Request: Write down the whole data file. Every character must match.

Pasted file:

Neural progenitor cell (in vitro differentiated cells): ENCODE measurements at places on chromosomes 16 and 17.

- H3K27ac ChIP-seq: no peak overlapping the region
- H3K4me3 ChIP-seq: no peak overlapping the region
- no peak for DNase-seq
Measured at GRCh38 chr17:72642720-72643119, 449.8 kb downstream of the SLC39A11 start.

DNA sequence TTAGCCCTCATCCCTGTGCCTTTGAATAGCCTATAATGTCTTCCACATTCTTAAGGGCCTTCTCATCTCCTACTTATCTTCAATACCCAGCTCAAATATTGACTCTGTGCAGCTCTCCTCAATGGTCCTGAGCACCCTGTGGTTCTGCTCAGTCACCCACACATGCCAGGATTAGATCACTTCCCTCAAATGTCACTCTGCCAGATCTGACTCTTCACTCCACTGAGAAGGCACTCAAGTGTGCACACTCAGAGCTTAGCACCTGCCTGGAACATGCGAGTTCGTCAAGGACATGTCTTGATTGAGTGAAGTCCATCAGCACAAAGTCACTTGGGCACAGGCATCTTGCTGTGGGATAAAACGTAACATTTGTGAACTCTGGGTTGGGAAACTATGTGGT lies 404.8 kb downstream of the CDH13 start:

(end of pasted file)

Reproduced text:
Neural progenitor cell (in vitro differentiated cells): ENCODE measurements at places on chromosomes 16 and 17.

- H3K27ac ChIP-seq: no peak overlapping the region
- H3K4me3 ChIP-seq: no peak overlapping the region
- no peak for DNase-seq
Measured at GRCh38 chr17:72642720-72643119, 449.8 kb downstream of the SLC39A11 start.

DNA sequence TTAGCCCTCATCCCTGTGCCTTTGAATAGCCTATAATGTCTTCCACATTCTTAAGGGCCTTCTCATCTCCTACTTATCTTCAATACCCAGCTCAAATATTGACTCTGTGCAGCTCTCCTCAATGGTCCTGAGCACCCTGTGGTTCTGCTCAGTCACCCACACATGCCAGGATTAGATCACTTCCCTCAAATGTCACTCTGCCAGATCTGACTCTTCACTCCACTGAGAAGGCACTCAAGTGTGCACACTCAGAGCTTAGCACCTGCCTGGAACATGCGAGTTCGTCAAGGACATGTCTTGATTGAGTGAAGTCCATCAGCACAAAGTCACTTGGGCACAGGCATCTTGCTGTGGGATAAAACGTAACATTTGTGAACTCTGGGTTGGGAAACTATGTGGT lies 404.8 kb downstream of the CDH13 start: